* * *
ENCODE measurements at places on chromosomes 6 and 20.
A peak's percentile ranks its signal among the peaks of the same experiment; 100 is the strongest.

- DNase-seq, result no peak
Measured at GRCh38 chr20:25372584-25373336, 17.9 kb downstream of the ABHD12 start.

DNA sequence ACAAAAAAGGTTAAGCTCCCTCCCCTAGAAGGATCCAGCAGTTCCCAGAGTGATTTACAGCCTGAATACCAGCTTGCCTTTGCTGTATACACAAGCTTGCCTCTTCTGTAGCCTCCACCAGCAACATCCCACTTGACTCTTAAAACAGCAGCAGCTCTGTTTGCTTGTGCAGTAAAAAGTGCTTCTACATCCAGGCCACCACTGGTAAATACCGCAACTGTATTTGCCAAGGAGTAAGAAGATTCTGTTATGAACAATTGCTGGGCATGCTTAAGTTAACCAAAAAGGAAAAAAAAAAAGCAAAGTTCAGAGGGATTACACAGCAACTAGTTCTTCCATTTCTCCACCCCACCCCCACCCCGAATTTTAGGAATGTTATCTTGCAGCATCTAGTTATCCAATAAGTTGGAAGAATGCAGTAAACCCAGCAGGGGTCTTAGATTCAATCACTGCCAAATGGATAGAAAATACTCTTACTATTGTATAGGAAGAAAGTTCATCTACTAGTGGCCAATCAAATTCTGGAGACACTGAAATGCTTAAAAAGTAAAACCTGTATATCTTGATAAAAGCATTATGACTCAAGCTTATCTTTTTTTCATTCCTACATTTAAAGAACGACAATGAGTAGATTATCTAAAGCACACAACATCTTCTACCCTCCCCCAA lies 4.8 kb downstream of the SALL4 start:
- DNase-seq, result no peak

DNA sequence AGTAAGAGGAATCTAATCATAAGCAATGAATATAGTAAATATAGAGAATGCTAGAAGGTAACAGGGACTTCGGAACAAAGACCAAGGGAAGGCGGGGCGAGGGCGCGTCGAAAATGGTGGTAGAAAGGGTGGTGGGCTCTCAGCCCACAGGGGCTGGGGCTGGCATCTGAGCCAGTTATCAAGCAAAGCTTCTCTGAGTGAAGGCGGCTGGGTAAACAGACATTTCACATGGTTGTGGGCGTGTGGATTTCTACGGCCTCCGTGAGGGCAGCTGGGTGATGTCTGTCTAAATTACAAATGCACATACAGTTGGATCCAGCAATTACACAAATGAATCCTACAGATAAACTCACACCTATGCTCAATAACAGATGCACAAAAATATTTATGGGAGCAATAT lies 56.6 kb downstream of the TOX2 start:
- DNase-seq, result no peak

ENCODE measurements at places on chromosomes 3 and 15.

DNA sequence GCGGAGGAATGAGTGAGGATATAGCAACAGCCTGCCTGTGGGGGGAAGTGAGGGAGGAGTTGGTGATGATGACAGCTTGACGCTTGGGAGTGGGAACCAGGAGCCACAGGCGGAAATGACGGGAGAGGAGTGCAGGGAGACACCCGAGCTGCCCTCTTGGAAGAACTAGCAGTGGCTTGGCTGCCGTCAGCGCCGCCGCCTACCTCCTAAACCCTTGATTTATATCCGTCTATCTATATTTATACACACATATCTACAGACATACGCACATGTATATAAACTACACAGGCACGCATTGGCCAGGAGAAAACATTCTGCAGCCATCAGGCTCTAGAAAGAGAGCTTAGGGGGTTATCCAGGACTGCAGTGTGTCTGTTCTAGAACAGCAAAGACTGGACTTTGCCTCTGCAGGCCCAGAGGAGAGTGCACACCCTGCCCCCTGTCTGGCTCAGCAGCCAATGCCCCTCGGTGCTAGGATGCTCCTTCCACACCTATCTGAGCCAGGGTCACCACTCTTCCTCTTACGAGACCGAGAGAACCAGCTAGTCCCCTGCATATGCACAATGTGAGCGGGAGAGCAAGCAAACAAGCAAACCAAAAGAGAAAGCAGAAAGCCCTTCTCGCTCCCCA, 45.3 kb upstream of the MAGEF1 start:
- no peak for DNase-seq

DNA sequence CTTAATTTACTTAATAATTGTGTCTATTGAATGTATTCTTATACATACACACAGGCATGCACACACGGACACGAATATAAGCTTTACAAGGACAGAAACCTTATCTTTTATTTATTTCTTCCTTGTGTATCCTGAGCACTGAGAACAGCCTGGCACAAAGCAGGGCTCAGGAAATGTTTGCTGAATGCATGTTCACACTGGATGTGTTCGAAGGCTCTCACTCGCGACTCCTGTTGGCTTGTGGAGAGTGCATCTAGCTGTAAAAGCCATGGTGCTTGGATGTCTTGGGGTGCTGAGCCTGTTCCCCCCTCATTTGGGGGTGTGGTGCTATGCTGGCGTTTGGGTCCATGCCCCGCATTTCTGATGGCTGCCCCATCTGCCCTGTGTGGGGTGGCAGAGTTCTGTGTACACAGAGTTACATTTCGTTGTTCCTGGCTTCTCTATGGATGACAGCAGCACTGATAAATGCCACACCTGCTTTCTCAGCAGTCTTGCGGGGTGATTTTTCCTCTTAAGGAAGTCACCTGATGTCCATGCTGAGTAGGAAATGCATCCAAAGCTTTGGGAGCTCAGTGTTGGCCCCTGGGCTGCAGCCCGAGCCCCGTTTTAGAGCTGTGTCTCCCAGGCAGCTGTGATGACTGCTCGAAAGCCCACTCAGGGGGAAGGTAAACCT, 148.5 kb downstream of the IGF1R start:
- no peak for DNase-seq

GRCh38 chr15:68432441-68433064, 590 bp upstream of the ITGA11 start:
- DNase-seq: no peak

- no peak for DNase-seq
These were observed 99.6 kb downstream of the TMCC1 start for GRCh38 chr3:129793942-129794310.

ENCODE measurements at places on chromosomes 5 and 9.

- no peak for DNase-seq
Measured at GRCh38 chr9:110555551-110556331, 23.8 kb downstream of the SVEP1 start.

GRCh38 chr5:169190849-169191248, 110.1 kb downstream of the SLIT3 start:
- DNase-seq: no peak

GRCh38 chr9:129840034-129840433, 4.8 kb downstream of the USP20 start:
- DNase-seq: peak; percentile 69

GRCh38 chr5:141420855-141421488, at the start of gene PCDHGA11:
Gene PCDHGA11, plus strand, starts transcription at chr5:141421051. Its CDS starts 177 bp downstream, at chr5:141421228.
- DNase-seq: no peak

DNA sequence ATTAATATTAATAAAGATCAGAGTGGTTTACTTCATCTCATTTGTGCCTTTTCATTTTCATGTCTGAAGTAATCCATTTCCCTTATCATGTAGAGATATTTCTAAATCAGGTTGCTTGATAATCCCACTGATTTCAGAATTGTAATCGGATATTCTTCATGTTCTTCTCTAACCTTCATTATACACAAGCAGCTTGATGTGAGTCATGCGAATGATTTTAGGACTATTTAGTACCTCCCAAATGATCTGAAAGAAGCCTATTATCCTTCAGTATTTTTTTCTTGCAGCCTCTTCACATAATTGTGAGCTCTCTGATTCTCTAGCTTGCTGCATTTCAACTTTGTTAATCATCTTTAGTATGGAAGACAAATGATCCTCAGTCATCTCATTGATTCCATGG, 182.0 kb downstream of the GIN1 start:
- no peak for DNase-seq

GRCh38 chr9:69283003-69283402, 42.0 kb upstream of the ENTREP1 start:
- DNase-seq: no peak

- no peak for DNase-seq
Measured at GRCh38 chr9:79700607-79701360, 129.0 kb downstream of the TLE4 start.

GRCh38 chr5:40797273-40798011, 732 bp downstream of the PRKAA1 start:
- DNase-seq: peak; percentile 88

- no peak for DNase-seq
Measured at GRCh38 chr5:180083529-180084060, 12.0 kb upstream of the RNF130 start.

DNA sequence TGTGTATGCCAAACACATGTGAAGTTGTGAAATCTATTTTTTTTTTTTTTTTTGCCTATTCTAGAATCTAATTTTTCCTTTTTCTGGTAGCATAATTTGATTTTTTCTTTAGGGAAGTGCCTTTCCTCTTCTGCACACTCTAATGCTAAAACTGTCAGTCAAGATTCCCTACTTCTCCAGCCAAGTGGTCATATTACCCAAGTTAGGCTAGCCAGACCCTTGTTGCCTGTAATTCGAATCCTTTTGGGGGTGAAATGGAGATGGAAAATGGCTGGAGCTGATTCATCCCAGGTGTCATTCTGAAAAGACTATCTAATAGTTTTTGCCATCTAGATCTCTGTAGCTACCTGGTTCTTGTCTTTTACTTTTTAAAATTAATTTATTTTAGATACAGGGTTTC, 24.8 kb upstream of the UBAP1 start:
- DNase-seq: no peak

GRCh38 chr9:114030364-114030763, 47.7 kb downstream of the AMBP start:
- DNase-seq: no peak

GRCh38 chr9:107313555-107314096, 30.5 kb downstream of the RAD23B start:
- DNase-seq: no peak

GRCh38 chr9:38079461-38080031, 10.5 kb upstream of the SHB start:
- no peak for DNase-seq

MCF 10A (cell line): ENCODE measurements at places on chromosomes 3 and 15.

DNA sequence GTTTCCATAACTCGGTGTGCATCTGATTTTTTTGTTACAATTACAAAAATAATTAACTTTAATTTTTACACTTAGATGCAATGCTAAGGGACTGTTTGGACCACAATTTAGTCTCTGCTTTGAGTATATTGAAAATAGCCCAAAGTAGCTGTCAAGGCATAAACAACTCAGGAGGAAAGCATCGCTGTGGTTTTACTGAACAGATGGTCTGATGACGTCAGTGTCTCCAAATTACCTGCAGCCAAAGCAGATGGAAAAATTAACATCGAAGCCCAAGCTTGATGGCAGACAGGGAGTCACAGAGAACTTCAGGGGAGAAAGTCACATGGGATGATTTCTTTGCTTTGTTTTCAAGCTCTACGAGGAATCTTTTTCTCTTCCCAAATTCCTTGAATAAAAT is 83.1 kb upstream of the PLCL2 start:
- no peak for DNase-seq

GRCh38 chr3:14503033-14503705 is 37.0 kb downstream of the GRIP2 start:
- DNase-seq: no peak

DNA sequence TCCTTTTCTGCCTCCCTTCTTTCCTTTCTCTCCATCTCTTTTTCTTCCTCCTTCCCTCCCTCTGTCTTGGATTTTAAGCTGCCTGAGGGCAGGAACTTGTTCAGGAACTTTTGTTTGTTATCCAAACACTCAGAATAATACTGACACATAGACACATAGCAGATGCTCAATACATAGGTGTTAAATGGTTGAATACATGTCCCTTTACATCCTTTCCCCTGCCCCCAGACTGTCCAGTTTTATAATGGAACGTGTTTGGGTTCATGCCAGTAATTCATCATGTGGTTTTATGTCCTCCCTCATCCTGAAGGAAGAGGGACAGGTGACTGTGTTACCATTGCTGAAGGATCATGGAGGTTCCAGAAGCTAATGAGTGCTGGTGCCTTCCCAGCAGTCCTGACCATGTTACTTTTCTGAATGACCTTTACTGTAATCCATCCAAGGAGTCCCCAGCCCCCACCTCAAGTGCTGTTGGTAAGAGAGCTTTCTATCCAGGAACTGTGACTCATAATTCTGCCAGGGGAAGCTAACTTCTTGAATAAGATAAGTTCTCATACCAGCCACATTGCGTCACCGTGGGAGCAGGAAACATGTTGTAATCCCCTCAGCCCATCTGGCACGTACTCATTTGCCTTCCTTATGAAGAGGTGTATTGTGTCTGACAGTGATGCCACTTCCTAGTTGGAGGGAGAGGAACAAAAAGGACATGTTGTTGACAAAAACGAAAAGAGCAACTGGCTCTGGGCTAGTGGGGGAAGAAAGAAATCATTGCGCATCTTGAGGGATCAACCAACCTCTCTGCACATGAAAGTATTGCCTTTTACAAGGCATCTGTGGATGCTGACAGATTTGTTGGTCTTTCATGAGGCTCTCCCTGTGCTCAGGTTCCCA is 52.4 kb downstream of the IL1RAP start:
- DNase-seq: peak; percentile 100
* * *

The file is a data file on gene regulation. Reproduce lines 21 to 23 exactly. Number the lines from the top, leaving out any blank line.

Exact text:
GRCh38 chr5:169190849-169191248, 110.1 kb downstream of the SLIT3 start:
- DNase-seq: no peak

GRCh38 chr9:129840034-129840433, 4.8 kb downstream of the USP20 start: